Scientists highlight the resurrection of extinct animals

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Scientists from across the world have “scanned the horizon” in order to identify potentially significant medium and long-term threats to conservation efforts.

Resurrection of several extinct species, the increasingly accelerated loss of wild rhinoceroses and a disastrous financial response to unburnable carbon are just some future global conservation issues flagged up in this year’s Horizon Scan, recently published in Trends in Ecology and Evolution.

Professor William Sutherland and Dr Mark Spalding are amongst the 18 scientists who took part in this year’s Horizon Scan, seeking to identify potential future conservation issues in order to reduce the “probability of sudden confrontation with major social or environmental changes”.

 

One such plausible issue is the resurrection or re-construction of extinct species, such as the woolly mammoth, passenger pigeon or the thylacine (a carnivorous marsupial). However, though there may be many benefits to the restoration of these animals, such a high-profile project could lead to attention and resources being diverted from attempts to thwart current threats to non-extinct species’ survival.

Professor Sutherland said ‘There has been discussion of this idea for some time but it is now looking more practical and the idea is being taken seriously. A key issues is whether this is really a conservation priority’.

Though the last woolly mammoth died around 4000 years ago, methods such as back-breeding, cloning and genetic engineering may lead to their resurrection. Not only could these extinct animals, and others such as the thylacine and the passenger pigeon, be re-constructed and returned to their native environments, they could potentially be used to “provide tools for outreach and education”.

However, though this would be a conservational triumph, it could also hamper efforts to protect animals that are currently facing extinction, as both attention and resources would be diverted from preserving existing species and their habitats. Furthermore, there has not been any investigation into the “viability, ethics and safety of releasing resurrected species”, nor the effect their presence may have on indigenous flora and fauna.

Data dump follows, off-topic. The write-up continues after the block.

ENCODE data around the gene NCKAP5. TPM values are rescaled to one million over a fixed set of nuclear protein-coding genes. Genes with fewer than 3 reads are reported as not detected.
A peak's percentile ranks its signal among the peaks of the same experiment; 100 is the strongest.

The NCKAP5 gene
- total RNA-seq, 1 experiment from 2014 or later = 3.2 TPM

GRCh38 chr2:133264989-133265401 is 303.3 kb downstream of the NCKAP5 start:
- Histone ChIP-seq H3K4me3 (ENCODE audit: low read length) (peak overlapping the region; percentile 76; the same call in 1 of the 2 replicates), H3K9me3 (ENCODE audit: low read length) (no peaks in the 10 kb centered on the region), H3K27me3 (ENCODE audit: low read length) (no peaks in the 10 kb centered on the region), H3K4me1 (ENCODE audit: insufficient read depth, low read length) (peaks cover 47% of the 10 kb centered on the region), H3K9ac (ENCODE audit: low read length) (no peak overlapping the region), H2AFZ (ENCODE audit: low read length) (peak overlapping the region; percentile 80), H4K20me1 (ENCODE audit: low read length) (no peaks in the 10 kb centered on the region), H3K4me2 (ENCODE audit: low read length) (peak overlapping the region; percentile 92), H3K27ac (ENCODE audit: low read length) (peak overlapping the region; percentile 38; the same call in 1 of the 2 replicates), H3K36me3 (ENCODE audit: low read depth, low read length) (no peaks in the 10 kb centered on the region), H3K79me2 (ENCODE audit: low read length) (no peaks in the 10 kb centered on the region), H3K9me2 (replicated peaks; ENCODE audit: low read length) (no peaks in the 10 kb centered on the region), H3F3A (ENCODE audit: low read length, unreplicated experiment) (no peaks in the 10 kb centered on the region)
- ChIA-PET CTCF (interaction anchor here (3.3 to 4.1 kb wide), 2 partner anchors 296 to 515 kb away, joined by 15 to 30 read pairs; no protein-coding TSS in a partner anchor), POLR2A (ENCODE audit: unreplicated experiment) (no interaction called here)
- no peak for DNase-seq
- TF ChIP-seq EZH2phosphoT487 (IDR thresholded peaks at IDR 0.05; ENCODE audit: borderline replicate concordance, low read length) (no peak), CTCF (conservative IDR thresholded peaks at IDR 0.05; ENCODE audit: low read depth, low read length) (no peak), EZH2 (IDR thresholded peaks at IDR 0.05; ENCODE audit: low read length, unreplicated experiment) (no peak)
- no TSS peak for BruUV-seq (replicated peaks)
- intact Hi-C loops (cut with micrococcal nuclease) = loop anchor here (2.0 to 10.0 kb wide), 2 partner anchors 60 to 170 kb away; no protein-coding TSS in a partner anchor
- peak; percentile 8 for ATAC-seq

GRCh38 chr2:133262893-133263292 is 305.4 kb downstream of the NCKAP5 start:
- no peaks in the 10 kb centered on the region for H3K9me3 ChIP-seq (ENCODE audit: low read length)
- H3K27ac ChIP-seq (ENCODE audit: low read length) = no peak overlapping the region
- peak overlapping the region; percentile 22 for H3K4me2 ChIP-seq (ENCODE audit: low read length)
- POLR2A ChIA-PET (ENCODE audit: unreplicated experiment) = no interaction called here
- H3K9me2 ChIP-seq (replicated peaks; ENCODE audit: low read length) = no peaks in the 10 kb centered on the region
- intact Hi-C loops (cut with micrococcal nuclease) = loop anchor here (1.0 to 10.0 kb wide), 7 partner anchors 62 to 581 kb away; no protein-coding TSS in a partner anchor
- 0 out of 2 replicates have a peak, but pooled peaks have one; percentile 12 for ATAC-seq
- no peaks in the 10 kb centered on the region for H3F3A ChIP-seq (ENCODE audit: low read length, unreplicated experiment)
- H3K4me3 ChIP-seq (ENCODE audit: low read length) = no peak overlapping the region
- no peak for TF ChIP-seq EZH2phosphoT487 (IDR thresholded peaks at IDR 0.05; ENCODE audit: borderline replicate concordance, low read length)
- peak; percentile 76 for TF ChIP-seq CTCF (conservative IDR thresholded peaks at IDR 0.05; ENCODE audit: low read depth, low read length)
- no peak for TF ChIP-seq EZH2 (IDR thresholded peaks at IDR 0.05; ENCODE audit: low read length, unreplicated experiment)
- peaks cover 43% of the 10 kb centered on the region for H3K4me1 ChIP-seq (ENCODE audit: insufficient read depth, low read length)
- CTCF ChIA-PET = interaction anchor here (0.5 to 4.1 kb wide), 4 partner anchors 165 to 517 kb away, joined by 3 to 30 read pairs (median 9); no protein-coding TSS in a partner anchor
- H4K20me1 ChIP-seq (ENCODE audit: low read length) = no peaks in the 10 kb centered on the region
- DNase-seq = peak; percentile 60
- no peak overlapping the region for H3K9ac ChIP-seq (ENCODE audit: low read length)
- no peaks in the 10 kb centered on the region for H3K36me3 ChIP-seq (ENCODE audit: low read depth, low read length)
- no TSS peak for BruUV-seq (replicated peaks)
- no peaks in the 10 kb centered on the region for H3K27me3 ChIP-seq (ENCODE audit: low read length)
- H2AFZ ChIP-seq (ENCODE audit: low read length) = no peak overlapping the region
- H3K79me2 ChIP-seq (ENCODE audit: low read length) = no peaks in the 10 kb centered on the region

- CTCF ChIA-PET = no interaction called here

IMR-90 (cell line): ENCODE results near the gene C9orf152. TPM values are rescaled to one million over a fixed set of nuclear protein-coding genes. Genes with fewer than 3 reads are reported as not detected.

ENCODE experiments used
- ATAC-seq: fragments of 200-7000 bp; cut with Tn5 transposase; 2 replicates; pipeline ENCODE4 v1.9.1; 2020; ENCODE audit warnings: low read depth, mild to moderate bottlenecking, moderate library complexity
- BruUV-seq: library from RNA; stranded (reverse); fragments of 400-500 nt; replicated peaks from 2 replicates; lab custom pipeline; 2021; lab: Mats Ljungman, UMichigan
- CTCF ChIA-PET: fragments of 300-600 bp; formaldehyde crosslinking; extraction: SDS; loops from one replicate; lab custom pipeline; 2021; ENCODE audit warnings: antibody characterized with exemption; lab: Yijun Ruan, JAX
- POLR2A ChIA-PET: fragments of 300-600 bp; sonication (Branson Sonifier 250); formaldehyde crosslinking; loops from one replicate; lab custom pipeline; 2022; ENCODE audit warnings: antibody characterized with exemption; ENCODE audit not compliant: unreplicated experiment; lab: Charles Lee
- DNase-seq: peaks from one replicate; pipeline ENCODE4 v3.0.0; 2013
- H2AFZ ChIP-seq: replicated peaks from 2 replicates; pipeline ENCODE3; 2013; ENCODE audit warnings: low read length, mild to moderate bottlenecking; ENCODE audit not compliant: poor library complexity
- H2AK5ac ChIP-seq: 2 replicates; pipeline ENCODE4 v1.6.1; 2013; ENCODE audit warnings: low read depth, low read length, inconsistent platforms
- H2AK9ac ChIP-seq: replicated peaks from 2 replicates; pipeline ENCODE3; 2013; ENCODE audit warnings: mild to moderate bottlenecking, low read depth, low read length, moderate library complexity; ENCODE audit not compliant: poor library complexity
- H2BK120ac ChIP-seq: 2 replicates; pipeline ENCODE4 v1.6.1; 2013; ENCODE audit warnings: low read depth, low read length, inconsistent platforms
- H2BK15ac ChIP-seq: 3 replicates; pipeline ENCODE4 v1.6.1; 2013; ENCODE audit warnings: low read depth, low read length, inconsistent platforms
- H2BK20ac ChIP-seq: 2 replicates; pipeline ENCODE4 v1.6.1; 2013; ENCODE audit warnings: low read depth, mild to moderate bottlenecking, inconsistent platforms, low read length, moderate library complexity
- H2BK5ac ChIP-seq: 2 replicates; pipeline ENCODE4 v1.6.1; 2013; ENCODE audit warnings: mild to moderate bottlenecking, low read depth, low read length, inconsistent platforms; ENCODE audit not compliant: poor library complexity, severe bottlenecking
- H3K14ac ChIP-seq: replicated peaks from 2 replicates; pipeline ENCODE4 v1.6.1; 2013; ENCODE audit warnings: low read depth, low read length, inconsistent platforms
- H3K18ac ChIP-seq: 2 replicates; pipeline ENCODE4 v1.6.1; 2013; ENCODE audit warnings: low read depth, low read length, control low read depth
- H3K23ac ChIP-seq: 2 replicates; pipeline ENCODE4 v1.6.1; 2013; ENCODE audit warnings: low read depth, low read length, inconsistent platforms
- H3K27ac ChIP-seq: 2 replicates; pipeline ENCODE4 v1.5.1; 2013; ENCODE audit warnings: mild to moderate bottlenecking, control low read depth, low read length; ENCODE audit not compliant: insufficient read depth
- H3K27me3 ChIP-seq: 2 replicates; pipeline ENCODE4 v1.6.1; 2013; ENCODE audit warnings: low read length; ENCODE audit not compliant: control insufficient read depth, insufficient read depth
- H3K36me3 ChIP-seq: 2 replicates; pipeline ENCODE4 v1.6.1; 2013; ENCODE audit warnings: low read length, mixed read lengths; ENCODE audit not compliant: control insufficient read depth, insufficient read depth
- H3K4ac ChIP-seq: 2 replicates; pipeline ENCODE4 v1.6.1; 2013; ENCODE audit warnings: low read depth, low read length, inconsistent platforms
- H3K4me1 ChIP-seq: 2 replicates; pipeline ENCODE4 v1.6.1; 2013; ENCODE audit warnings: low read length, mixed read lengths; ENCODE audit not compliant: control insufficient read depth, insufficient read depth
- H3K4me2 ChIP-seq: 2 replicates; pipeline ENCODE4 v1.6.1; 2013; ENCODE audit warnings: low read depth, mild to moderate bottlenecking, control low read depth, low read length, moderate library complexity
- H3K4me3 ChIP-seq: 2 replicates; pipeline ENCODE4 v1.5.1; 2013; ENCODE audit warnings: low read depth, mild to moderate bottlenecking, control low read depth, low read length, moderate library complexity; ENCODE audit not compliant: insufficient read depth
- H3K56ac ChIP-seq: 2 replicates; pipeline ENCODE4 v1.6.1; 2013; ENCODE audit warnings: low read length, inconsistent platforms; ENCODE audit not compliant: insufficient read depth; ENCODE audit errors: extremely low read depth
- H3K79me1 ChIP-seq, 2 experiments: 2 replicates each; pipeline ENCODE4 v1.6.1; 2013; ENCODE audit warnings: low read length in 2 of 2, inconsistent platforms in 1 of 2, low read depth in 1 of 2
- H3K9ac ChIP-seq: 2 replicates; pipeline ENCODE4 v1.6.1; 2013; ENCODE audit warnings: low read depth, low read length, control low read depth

Another potential conservational issue identified by the Horizon Scan further highlights the problems facing species today. The loss of wild rhinoceroses and elephants is set to reaccelerate within the next few years, partially stimulated by a growing desire for ivory and horn.

In 2013, it is estimated that over 600 rhinoceroses were poached for their horn in South Africa alone, out of a total global population of less than 26,000. Though an increased human population and proximity to growing infrastructure is partially responsible, organised crime syndicates and intensive hunting carry the weight of the blame. In the Asian countries that use it, rhinoceros horn is more expensive than gold. Demand for the precious horn is ever increasing, resulting in elevated levels of poaching. If attention and resources are diverted from the protection of these majestic animals, we may have yet more candidates for resurrection in the future.

Altogether, this group of scientists identified the top 15 potential conservation issues (out of an initial group of 81 issues). In addition to the above topics, extensive land loss in southeast Asia from subsidence of peatlands, carbon solar cells as an alternative source of renewable energy, and an emerging fungal disease amongst snakes, have also been voted as plausible threats that need to be stopped before they can be realised.

‘A Horizon Scan of Global Conservation Issues for 2014’ can be read at http://authors.elsevier.com/sd/article/S0169534713002772

Contributing Source : Cambridge University

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